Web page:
Even as Kenny Jones is recognized elsewhere for his feats on a basketball court, he thinks of his roots at Wyandanch.
“I know a lot of people who move on from Wyandanch and when they get asked where they’re from, they answer ‘the city’ or ‘New York,’” he said in a telephone interview Tuesday, four days after being inducted into Kentucky State University’s Hall of Fame. “I tell people ‘I’m from Wyandanch — it’s on Long Island.’”
Jones, 34, helped turn the Warriors into an Island powerhouse a decade and a half ago. It was an era of basketball dominance by an Amityville program that captured four straight state titles. Playing in that long shadow, Wyandanch went 38-4 in the final two seasons with Jones, who was named to the All-Long Island first team in 2003 after earning all-LI second team honors the year before.
Today the 6-6 swingman still is playing professionally — for the Cape Breton Highlanders of Nova Scotia of NBL Canada — and now he has a plaque with his image that will hang in Kentucky State’s Exum Arena. He is the youngest athlete inducted into the school’s hall of fame.
“It was a humbling honor,” Jones said. “I wouldn’t have accomplished what I accomplished without great coaches and teammates. But it’s nice when the hard work you put in to make yourself better gets recognized in this way.”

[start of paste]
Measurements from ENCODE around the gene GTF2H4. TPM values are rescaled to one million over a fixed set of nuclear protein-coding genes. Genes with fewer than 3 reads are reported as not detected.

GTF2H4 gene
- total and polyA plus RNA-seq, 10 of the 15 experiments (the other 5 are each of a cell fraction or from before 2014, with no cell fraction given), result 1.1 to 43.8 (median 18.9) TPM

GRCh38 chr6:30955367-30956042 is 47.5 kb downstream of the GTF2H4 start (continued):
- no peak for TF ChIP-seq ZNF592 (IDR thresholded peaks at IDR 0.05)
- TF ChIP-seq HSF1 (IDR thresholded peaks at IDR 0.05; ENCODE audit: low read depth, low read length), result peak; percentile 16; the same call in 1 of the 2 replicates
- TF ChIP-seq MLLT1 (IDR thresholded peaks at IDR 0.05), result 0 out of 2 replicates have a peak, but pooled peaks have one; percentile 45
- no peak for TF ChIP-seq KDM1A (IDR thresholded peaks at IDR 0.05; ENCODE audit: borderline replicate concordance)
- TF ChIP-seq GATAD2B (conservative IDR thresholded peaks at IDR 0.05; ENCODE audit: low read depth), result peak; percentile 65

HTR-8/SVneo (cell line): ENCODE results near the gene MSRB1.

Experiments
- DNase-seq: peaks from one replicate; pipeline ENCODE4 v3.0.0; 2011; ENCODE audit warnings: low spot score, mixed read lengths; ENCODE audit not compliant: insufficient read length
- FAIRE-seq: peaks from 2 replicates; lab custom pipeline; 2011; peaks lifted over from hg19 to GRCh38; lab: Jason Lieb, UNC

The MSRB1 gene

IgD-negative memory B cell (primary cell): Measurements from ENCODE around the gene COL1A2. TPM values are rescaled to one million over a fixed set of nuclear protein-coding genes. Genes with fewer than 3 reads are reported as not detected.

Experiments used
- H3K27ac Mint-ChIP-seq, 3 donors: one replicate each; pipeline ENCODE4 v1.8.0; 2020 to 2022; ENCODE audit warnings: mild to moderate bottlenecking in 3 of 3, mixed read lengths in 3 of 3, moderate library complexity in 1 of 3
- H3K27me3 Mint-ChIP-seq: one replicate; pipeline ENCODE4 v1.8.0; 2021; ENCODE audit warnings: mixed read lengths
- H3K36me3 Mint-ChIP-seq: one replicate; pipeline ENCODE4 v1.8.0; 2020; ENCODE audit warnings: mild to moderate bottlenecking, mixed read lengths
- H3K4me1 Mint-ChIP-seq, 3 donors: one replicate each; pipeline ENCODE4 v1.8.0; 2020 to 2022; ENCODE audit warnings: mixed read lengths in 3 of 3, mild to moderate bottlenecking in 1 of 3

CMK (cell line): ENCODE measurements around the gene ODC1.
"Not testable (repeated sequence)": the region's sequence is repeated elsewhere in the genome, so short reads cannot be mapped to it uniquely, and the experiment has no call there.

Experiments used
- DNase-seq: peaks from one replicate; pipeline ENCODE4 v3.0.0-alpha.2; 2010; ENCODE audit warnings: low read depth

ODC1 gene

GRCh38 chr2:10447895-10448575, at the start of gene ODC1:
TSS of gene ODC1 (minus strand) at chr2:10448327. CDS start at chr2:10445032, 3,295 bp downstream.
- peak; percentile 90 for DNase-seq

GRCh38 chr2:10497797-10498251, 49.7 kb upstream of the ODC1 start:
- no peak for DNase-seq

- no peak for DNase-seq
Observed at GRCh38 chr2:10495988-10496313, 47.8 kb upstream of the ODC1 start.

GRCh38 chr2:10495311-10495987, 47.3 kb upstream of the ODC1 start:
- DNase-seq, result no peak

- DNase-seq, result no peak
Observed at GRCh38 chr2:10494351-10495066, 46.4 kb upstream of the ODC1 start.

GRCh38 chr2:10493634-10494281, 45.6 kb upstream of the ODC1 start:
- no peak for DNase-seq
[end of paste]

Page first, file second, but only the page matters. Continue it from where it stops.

Jones played professionally in Argentina the previous four seasons and also has played in Germany, Chile and Mexico.
“I am blessed to have been able to see the world and make a living playing basketball, the game I love,” he said. “Getting to play professionally from a Division II college is not the easy road, but I believe the hard work and the people around me helped me get on it. I will stay on it as long as my body lets me keep playing.”
The arc of his career began simply enough — with him shooting baskets outside his house. It was there that Andre Edwards, a coach from the AAU team Project Hoops (now called Team Underrated), spotted him. “We were from the same neighborhood, but I’d never been on that block before,” Edwards said. “There was this big kid shooting a basketball.”
Jones remembers with some embarrassment that Edwards took him to a facility where kids played and that when he emerged from the locker room to play, he was wearing jean shorts and a button-down shirt. “I didn’t know what people wore to play in those things,” he said.
“We got him a proper shirt and he went from there,” said Edwards, who attended the Hall of Fame induction. “Kenny was always different. There are plenty of people from the neighborhood who end up going in the wrong direction. He was never interested in that.
“Kids in Wyandanch should see Kenny and know what is possible for them. There are paths to success.”
Jones, who chose to live in Kentucky during the offseasons, said he remains in touch with several of his Warriors teammates, including Saadrac Numa and Steffan Bumpers. “Those were some great years, when we blossomed into a powerhouse,” he said. “We never got past Amityville but we had an impressive team.”
He said that he tries to return to Wyandanch whenever he’s able to do so.
“I owe everything that’s happened to me to Wyandanch and the people who helped me as I worked hard,” Jones said. “I’ve never forgotten it. I give it all to Wyandanch.”